Thursday, September 21, 2023

The backlash to Biden’s Iran deal is fierce

The Biden administration’s deal to bring imprisoned Americans home from Iran has gained its critics and stirred a fight.

The backlash to the agreement — the release of five detained Americans in exchange for several imprisoned Iranians and access to $6 billion in frozen assets for certain humanitarian purposes — comes mainly from conservatives and some members of the Iranian-American community. They start with the argument, made by presidential candidates RON DeSANTIS and MIKE PENCE among others, that the pact is a “ransom payment.”

Opponents contend that giving the ruling clerics a financial lifeline boosts Tehran while it’s weak. KYLIE MOORE-GILBERT, a British-Australian academic held in Iran for more than 800 days, recently said the funds will “incentivize” Tehran to take more Westerners.

Critics also insist Tehran will use much of the $6 billion to conduct terrorist attacks and target U.S. troops in the region. A Trump-style “maximum pressure” campaign would be better suited to bringing Americans home, they argue.

There’s also displeasure at an answer Secretary of State ANTONY BLINKEN gave during a news conference last week. Asked if there were any more wrongfully detained American citizens or residents in Iran, the top diplomat said he was “not aware” of any. Critics noted how at least two permanent residents — SHAHAB DALILI and German citizen JAMSHID SHARMAHD — remain in Iranian custody. But U.S. officials note that neither man has been deemed “wrongfully detained” by the U.S. government.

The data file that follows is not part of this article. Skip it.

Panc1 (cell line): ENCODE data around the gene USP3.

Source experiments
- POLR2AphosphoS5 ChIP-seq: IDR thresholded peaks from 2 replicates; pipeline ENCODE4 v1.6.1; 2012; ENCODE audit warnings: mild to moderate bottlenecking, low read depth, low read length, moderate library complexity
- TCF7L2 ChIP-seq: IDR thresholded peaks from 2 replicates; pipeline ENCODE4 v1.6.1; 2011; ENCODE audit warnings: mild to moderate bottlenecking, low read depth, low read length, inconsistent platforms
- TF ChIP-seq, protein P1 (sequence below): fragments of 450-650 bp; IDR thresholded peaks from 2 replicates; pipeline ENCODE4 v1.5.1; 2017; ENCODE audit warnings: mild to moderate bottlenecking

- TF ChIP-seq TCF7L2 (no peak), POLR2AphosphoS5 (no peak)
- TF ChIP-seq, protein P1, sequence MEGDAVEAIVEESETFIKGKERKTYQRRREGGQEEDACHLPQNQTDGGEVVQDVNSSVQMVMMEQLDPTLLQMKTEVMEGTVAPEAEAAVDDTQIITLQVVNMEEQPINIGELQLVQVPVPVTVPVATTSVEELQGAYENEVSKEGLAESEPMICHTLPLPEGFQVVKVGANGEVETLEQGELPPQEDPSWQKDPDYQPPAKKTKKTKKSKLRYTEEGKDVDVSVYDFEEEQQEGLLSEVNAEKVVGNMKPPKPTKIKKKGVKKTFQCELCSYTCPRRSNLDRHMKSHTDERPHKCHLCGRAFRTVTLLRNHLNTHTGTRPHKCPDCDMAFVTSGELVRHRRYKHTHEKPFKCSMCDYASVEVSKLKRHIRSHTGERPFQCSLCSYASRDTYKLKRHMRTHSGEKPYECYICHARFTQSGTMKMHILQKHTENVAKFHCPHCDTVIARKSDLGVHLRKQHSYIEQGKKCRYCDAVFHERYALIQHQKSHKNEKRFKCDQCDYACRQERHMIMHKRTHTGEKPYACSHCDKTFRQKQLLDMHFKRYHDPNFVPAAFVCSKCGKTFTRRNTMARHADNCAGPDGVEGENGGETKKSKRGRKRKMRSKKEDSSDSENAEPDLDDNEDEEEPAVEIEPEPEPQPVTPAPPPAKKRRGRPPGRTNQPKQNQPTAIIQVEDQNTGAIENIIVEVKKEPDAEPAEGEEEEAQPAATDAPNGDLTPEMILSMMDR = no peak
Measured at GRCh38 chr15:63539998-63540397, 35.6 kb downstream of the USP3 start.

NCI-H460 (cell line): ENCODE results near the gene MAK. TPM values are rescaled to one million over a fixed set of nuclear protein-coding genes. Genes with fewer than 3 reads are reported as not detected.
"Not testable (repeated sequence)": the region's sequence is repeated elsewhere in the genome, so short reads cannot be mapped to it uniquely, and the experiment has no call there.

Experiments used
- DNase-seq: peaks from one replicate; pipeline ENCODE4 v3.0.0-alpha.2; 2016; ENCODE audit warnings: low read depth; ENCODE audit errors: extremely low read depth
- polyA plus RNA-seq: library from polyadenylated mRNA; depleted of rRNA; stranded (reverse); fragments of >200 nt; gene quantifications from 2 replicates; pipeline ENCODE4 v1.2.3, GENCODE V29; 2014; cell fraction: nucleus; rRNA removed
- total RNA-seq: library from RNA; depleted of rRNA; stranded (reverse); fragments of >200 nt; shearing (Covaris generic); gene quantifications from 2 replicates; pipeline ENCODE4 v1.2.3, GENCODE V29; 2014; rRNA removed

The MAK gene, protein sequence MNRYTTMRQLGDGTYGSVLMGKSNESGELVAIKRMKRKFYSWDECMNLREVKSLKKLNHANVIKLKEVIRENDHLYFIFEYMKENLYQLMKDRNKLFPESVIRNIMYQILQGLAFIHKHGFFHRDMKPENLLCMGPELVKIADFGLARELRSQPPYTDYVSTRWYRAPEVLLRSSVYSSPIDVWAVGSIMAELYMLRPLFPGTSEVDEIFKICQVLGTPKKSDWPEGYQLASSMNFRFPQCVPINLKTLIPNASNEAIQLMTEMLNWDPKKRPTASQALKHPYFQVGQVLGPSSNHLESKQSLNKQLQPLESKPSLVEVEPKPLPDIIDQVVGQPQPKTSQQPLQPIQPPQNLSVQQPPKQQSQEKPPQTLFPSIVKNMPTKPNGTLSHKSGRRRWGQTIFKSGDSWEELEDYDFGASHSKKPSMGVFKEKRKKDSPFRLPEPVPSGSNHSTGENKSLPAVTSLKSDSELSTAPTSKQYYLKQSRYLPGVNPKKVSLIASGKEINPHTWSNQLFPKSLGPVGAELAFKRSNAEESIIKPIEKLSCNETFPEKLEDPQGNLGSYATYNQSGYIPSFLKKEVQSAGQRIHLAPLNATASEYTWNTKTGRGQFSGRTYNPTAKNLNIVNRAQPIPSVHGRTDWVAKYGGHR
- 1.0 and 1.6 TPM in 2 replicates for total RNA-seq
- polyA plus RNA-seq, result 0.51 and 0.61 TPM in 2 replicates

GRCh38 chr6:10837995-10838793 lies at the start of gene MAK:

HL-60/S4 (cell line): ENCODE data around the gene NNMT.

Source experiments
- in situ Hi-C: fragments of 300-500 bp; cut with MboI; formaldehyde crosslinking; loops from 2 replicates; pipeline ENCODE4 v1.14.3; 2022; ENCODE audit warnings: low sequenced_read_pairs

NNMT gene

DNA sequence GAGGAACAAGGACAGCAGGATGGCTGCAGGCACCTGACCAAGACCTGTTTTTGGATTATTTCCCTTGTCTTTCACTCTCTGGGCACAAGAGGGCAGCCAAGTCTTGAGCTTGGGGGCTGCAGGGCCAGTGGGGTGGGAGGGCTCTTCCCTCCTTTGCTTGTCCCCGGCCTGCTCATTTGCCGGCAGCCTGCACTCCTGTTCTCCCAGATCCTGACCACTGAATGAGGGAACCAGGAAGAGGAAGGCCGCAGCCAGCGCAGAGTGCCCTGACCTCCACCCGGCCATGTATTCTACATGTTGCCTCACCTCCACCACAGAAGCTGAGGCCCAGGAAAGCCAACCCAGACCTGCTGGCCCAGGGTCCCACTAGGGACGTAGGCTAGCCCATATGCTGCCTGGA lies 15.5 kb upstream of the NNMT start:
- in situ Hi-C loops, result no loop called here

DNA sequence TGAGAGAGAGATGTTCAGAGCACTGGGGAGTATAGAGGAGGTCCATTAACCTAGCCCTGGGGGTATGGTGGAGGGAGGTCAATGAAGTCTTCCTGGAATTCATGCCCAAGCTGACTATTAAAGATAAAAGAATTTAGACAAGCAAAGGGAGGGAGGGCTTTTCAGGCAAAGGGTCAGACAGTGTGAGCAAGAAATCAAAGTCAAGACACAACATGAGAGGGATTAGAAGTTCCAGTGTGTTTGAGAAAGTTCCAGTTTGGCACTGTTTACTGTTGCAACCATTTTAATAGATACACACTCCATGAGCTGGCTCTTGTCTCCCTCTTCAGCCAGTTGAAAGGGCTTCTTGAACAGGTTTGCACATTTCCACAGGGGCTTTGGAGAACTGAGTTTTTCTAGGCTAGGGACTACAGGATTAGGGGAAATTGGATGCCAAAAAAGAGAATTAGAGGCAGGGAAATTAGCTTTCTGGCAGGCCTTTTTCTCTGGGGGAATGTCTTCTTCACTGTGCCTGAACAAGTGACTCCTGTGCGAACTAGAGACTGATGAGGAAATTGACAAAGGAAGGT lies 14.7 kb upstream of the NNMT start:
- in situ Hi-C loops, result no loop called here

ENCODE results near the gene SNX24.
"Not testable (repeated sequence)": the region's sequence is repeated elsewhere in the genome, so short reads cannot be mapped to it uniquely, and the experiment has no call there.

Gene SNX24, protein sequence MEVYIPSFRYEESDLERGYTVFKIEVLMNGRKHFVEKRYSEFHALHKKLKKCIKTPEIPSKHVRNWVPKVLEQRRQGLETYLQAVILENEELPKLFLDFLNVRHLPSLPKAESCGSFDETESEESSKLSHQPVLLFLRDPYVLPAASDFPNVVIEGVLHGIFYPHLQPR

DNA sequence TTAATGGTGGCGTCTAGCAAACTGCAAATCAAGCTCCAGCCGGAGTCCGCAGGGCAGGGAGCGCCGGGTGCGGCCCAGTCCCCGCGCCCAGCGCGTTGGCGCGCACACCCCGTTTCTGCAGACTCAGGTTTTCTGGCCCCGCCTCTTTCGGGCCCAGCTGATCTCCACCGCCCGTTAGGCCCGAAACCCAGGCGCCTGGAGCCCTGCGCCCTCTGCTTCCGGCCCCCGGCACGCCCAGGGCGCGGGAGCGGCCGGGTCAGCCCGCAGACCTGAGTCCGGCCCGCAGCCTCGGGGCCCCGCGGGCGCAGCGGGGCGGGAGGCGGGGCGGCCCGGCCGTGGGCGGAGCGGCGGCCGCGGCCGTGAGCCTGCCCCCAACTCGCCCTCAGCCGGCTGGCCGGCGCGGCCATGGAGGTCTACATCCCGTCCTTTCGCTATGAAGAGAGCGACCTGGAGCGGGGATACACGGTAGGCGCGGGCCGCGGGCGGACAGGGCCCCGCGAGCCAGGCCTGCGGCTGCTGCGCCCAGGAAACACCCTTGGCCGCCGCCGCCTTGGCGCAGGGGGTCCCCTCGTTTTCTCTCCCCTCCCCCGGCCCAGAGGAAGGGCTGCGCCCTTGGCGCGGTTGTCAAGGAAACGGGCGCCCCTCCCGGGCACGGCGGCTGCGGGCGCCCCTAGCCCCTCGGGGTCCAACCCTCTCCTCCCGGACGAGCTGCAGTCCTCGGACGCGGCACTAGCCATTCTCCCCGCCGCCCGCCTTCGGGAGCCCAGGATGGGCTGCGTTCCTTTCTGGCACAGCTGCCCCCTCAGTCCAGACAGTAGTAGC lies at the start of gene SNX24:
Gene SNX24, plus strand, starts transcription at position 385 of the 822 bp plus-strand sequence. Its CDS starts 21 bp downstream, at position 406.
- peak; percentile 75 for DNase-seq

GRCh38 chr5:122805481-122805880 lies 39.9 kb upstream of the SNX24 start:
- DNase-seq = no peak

The administration is pushing back.


VEDANT PATEL, deputy State Department spokesperson, said Monday that U.S. officials have “had the opportunity to speak with the Dalili family.”

National Security Council spokesperson ADRIENNE WATSON told NatSec Daily the $6 billion “isn’t a payment of any kind. These aren’t U.S. dollars. They aren’t taxpayer dollars.” She added: “No one determined to be wrongfully detained in Iran is being ‘left behind.’”

Supporters are weighing in, too, noting U.S. sanctions on Iran have long had exemptions for humanitarian purposes and asserting Washington has worked out the details with South Korea and Qatar — the two countries involved in providing Iran access to the funds…